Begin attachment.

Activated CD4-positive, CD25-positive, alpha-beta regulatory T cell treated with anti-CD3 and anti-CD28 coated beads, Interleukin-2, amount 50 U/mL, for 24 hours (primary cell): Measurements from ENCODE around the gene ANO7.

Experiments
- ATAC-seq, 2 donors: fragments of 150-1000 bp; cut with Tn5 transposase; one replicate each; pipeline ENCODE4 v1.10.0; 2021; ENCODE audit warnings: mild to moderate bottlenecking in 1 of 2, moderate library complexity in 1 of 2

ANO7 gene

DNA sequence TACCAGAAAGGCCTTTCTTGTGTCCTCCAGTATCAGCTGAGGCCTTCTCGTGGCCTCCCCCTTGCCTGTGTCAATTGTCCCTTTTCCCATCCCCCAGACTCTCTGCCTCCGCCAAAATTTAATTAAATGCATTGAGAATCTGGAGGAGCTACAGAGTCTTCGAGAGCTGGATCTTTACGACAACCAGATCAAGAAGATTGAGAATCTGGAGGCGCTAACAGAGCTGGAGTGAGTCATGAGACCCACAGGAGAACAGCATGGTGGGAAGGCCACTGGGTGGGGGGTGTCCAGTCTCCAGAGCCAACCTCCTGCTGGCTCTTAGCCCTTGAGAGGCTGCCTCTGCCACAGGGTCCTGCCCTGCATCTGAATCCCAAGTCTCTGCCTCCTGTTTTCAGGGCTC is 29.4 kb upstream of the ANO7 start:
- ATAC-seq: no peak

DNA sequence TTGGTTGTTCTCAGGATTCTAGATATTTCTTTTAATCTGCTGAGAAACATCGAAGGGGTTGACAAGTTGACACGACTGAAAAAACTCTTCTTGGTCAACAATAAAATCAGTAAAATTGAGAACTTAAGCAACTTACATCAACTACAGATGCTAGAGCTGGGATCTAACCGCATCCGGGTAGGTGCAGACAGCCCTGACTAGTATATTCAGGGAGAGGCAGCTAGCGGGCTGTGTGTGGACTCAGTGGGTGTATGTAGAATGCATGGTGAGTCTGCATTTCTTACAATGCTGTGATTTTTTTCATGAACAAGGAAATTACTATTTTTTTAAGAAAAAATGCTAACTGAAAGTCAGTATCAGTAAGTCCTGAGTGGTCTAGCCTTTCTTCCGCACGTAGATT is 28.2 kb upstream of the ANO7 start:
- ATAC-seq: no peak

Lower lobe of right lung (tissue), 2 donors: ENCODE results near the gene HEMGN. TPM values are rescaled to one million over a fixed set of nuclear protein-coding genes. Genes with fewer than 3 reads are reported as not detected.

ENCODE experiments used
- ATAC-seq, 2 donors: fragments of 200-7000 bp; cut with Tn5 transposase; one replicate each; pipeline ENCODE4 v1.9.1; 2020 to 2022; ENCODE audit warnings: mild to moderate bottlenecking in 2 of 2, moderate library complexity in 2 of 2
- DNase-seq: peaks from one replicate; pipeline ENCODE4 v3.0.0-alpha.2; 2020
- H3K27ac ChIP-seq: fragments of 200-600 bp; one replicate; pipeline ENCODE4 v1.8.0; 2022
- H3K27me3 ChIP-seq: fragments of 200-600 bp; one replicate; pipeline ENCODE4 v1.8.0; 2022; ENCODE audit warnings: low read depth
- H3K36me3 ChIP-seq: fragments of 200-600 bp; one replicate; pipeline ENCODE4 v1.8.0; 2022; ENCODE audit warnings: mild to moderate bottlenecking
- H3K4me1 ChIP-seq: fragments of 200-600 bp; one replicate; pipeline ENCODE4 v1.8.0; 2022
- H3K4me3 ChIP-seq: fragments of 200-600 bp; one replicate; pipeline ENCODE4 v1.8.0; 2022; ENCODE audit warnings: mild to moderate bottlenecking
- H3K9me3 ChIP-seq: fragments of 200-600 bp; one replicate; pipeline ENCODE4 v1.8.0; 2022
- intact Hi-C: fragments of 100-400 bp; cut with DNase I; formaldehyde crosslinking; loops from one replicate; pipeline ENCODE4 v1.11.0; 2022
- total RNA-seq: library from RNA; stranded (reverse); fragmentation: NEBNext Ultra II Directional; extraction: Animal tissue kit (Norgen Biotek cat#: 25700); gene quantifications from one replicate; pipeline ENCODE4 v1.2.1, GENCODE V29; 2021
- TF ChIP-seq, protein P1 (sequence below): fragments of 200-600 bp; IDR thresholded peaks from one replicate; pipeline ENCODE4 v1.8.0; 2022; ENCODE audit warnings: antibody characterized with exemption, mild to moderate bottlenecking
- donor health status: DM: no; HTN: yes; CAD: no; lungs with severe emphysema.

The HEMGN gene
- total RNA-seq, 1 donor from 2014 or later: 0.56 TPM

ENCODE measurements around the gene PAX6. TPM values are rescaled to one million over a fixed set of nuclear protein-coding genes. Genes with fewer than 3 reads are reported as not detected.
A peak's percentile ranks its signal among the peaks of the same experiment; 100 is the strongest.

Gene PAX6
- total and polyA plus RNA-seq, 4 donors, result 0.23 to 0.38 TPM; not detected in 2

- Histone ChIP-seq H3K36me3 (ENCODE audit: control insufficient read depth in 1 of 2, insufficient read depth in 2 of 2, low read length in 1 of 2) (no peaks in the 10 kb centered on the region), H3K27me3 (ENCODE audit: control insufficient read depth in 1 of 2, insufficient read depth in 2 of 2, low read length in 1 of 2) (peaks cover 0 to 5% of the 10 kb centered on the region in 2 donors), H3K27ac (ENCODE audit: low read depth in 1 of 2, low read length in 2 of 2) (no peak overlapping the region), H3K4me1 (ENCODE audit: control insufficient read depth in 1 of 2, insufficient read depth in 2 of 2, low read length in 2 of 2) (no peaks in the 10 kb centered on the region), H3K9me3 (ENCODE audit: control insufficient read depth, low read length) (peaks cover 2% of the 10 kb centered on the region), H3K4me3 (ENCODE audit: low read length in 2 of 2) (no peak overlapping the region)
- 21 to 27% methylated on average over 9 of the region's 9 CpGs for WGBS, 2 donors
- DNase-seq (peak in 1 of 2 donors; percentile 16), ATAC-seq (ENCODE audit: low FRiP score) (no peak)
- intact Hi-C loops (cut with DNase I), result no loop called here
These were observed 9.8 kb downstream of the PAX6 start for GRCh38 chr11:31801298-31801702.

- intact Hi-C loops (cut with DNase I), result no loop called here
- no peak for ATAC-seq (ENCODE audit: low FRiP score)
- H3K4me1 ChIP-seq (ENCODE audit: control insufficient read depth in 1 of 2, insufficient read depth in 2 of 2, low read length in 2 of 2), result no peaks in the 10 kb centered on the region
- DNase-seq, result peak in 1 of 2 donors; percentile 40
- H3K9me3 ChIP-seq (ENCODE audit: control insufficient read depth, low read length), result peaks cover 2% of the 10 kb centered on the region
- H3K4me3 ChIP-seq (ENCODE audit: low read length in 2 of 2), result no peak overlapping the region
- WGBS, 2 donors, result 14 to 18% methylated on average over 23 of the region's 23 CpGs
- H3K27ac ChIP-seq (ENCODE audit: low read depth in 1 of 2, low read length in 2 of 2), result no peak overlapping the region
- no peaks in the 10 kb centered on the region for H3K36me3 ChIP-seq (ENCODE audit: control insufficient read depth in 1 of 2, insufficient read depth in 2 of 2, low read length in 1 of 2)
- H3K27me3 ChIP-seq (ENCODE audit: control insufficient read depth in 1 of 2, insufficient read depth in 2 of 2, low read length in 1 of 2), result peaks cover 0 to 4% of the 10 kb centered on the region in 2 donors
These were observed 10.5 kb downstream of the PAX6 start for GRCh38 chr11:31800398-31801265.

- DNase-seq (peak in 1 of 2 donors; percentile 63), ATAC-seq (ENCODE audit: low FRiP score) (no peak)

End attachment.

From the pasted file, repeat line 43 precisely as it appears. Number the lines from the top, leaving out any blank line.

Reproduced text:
- H3K27me3 ChIP-seq (ENCODE audit: control insufficient read depth in 1 of 2, insufficient read depth in 2 of 2, low read length in 1 of 2), result peaks cover 0 to 4% of the 10 kb centered on the region in 2 donors